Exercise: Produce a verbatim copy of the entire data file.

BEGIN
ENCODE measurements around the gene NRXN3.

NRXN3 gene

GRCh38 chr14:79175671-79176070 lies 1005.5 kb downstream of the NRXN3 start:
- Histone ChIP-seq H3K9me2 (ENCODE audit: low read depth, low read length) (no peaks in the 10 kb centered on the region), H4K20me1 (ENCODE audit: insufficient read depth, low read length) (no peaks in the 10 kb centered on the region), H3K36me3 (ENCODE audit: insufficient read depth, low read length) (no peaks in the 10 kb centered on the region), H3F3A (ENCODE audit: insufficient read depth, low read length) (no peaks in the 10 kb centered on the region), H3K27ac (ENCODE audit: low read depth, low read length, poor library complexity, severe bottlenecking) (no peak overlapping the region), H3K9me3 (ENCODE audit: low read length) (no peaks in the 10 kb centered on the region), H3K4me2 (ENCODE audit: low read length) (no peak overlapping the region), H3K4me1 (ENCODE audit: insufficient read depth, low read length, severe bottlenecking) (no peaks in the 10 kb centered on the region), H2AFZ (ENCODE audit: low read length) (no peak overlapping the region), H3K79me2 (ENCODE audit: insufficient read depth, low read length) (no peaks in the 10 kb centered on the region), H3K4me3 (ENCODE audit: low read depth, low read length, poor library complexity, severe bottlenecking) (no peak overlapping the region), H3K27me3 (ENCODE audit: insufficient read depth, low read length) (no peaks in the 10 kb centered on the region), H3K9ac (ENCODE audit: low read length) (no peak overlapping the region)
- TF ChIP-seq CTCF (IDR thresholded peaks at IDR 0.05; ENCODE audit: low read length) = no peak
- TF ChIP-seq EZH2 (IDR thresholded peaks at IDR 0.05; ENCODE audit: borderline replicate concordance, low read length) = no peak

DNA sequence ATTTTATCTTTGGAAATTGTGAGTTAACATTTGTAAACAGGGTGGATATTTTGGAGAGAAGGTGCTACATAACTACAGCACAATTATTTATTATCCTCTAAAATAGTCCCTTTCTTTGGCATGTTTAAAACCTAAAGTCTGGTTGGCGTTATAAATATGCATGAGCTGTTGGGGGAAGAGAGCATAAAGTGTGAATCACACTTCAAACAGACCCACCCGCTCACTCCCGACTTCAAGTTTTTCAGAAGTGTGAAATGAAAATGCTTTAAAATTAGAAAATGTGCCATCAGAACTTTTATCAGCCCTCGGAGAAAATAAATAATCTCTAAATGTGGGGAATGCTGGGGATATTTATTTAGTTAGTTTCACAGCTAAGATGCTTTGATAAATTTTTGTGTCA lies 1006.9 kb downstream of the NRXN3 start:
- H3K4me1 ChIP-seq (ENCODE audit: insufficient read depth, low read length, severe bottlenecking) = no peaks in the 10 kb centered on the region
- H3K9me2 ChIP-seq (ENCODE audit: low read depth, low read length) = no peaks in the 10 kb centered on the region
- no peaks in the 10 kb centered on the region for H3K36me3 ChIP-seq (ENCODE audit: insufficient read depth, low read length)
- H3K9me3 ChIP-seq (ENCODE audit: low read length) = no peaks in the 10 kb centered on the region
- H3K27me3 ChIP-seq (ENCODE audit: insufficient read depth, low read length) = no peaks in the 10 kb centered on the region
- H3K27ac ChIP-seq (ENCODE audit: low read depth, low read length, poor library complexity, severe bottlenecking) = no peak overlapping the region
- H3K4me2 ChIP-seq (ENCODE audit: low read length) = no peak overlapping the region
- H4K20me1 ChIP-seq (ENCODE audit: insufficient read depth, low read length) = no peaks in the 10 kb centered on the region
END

ENCODE measurements around the gene NRXN3.

NRXN3 gene

GRCh38 chr14:79175671-79176070 lies 1005.5 kb downstream of the NRXN3 start:
- Histone ChIP-seq H3K9me2 (ENCODE audit: low read depth, low read length) (no peaks in the 10 kb centered on the region), H4K20me1 (ENCODE audit: insufficient read depth, low read length) (no peaks in the 10 kb centered on the region), H3K36me3 (ENCODE audit: insufficient read depth, low read length) (no peaks in the 10 kb centered on the region), H3F3A (ENCODE audit: insufficient read depth, low read length) (no peaks in the 10 kb centered on the region), H3K27ac (ENCODE audit: low read depth, low read length, poor library complexity, severe bottlenecking) (no peak overlapping the region), H3K9me3 (ENCODE audit: low read length) (no peaks in the 10 kb centered on the region), H3K4me2 (ENCODE audit: low read length) (no peak overlapping the region), H3K4me1 (ENCODE audit: insufficient read depth, low read length, severe bottlenecking) (no peaks in the 10 kb centered on the region), H2AFZ (ENCODE audit: low read length) (no peak overlapping the region), H3K79me2 (ENCODE audit: insufficient read depth, low read length) (no peaks in the 10 kb centered on the region), H3K4me3 (ENCODE audit: low read depth, low read length, poor library complexity, severe bottlenecking) (no peak overlapping the region), H3K27me3 (ENCODE audit: insufficient read depth, low read length) (no peaks in the 10 kb centered on the region), H3K9ac (ENCODE audit: low read length) (no peak overlapping the region)
- TF ChIP-seq CTCF (IDR thresholded peaks at IDR 0.05; ENCODE audit: low read length) = no peak
- TF ChIP-seq EZH2 (IDR thresholded peaks at IDR 0.05; ENCODE audit: borderline replicate concordance, low read length) = no peak

DNA sequence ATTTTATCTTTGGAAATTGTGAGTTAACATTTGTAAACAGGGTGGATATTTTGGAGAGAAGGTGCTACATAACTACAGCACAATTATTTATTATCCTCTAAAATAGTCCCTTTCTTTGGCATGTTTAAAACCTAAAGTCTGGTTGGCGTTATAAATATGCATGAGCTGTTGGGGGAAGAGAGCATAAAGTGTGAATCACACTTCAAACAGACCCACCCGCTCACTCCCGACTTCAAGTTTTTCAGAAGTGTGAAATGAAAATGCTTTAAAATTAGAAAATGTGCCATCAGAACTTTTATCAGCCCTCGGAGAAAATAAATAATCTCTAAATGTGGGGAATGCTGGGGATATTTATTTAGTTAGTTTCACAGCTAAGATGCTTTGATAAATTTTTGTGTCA lies 1006.9 kb downstream of the NRXN3 start:
- H3K4me1 ChIP-seq (ENCODE audit: insufficient read depth, low read length, severe bottlenecking) = no peaks in the 10 kb centered on the region
- H3K9me2 ChIP-seq (ENCODE audit: low read depth, low read length) = no peaks in the 10 kb centered on the region
- no peaks in the 10 kb centered on the region for H3K36me3 ChIP-seq (ENCODE audit: insufficient read depth, low read length)
- H3K9me3 ChIP-seq (ENCODE audit: low read length) = no peaks in the 10 kb centered on the region
- H3K27me3 ChIP-seq (ENCODE audit: insufficient read depth, low read length) = no peaks in the 10 kb centered on the region
- H3K27ac ChIP-seq (ENCODE audit: low read depth, low read length, poor library complexity, severe bottlenecking) = no peak overlapping the region
- H3K4me2 ChIP-seq (ENCODE audit: low read length) = no peak overlapping the region
- H4K20me1 ChIP-seq (ENCODE audit: insufficient read depth, low read length) = no peaks in the 10 kb centered on the region